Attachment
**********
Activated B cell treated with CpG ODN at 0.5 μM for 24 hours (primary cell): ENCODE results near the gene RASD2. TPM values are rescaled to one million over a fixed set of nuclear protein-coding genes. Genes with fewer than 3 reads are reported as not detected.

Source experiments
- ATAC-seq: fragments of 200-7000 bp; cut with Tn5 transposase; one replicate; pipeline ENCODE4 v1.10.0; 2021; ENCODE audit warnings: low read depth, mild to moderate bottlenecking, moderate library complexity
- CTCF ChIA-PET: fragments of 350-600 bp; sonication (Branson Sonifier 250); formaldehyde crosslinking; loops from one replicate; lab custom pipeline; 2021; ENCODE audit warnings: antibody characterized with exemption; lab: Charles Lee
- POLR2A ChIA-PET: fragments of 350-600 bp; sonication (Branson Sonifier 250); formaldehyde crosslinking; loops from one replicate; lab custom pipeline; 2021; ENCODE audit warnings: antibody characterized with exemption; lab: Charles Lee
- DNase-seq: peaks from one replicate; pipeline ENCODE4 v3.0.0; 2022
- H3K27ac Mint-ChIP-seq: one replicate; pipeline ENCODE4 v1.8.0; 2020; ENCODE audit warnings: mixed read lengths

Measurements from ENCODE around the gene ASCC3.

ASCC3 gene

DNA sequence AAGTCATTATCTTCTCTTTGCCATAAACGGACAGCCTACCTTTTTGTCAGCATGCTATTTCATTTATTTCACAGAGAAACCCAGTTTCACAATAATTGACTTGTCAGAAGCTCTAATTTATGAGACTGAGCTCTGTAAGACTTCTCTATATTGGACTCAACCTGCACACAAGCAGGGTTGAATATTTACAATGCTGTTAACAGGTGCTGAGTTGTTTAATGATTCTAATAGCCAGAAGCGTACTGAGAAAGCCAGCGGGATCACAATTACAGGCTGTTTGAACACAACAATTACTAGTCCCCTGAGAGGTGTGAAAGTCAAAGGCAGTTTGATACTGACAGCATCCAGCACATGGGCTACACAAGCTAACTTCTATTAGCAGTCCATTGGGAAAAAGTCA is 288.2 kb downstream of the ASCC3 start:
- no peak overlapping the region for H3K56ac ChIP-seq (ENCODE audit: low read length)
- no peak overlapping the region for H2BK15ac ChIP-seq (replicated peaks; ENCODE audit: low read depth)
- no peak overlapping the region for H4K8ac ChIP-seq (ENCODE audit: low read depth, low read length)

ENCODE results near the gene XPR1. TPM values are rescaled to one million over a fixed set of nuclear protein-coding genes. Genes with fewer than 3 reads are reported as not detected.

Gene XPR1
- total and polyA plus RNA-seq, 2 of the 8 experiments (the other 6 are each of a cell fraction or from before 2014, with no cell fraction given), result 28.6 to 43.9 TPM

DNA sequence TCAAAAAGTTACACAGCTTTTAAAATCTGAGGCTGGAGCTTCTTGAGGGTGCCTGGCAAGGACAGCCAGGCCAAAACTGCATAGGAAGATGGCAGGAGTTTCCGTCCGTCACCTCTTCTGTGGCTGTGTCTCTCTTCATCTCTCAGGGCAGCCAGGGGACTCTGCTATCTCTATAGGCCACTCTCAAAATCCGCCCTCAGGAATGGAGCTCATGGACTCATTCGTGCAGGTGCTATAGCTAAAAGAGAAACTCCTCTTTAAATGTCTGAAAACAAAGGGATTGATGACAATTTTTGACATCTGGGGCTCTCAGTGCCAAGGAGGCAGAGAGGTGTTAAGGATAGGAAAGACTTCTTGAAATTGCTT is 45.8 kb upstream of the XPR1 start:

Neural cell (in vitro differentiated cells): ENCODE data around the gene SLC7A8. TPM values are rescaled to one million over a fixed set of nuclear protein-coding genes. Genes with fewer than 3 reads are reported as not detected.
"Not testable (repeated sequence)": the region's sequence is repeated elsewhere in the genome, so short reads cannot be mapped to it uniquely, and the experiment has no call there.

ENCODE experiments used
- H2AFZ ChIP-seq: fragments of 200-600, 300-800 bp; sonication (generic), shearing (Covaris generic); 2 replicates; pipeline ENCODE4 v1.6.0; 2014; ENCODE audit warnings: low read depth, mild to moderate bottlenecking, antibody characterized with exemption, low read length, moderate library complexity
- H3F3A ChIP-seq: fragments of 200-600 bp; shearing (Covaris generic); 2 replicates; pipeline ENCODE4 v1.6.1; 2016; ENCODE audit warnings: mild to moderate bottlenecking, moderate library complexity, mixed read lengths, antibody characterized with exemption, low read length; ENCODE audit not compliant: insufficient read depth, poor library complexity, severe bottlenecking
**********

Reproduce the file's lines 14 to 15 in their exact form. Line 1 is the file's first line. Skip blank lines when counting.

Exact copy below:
ENCODE results near the gene XPR1. TPM values are rescaled to one million over a fixed set of nuclear protein-coding genes. Genes with fewer than 3 reads are reported as not detected.

Gene XPR1